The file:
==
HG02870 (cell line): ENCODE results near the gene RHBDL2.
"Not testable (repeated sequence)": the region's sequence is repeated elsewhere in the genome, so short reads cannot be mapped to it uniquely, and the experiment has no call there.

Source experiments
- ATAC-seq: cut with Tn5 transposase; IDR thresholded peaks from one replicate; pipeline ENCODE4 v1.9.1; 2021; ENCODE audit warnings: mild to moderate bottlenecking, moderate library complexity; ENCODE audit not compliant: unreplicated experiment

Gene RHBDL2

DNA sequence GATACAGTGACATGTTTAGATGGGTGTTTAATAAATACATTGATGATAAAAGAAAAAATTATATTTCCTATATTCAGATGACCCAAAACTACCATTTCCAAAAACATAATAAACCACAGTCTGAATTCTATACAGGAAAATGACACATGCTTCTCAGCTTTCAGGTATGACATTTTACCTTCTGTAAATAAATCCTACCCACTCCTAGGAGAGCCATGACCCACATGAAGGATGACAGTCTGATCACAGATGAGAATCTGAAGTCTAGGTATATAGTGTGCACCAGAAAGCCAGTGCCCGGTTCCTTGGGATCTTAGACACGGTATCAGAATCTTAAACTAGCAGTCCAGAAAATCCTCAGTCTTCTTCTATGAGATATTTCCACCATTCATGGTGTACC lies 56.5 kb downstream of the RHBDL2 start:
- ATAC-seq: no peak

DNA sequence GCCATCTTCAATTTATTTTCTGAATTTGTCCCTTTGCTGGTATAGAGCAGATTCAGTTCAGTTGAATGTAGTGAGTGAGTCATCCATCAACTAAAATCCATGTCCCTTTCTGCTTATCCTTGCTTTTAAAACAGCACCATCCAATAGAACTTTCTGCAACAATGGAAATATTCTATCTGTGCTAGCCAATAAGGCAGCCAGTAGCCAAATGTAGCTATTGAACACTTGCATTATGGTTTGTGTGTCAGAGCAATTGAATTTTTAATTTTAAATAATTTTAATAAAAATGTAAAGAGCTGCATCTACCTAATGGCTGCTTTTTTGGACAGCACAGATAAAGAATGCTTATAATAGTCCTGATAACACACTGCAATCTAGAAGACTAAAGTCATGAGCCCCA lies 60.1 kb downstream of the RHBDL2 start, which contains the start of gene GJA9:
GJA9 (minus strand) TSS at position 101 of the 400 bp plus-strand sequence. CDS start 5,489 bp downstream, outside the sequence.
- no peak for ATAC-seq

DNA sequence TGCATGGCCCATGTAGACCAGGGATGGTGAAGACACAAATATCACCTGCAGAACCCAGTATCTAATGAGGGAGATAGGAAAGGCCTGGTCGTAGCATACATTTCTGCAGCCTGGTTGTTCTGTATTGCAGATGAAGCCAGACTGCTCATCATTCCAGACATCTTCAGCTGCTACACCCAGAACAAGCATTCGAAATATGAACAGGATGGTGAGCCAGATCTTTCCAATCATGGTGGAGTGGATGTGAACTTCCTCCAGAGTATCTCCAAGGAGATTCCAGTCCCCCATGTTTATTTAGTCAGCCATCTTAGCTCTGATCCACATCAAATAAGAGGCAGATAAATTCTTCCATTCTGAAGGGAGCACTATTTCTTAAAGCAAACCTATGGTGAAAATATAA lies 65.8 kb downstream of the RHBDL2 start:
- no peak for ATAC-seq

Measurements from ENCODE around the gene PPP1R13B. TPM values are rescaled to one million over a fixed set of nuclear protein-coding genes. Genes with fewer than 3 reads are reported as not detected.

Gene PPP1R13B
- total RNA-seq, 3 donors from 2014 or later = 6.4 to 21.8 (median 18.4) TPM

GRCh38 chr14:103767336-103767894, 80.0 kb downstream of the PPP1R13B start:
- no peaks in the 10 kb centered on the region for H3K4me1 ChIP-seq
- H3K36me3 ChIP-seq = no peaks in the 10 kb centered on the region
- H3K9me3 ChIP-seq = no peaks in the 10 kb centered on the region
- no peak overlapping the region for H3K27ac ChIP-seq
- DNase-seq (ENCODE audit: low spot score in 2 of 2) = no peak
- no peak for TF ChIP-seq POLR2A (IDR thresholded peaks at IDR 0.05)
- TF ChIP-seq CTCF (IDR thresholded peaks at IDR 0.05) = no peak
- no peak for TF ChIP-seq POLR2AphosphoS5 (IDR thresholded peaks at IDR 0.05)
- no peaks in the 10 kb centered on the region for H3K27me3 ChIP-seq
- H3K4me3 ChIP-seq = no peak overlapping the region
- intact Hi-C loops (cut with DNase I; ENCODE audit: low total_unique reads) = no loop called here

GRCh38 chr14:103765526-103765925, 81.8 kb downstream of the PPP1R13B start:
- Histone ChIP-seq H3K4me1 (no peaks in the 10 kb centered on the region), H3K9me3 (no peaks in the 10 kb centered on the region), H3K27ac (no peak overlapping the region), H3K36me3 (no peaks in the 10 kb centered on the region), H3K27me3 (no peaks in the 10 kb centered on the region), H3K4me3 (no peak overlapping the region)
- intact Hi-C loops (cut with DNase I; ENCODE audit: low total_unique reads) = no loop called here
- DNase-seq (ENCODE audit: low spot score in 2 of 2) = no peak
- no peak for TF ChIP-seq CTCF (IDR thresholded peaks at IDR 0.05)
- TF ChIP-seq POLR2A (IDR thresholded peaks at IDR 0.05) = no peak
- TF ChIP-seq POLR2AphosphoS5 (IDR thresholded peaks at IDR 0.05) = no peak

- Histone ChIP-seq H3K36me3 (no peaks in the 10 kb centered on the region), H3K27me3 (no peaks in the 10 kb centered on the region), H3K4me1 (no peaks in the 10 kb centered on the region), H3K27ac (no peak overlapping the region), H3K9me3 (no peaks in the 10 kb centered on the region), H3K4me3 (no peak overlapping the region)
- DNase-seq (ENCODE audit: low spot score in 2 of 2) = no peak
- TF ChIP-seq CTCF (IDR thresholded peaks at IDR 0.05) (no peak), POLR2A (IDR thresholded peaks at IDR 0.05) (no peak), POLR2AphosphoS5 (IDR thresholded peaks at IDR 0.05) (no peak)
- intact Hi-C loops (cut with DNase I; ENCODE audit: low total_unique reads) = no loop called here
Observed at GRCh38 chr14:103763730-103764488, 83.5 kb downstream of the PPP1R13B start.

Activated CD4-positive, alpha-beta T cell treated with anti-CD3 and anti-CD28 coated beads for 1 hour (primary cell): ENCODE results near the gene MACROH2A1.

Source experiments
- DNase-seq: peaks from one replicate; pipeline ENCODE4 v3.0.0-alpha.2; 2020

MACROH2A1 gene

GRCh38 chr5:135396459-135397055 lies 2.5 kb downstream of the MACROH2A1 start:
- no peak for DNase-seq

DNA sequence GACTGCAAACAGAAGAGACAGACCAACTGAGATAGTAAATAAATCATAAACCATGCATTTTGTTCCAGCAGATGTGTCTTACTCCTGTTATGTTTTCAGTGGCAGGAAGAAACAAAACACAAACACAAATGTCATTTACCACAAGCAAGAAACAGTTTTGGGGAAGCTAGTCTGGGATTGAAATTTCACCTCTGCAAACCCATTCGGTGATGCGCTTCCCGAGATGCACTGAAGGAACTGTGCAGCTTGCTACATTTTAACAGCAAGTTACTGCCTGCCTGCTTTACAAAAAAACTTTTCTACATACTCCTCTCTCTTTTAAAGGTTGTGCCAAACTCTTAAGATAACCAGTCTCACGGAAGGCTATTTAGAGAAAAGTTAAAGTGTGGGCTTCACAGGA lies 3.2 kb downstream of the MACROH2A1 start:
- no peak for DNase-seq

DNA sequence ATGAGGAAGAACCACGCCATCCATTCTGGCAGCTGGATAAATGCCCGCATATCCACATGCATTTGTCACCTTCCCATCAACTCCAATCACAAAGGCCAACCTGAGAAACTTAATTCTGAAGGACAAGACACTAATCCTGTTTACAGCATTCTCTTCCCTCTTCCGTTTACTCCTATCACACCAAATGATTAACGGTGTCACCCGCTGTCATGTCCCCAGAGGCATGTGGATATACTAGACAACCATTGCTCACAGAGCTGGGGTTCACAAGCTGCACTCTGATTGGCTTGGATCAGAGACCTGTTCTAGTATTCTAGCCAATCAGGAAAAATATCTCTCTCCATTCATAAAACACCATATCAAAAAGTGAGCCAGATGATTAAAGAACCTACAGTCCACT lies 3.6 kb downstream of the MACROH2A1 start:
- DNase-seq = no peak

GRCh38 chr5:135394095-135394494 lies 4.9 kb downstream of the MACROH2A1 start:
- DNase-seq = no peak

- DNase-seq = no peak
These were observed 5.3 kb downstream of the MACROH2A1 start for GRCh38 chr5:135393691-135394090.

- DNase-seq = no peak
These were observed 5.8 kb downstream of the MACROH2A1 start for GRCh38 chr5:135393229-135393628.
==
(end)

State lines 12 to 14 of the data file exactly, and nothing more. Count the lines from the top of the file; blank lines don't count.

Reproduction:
- no peak for ATAC-seq

Measurements from ENCODE around the gene PPP1R13B. TPM values are rescaled to one million over a fixed set of nuclear protein-coding genes. Genes with fewer than 3 reads are reported as not detected.

Gene PPP1R13B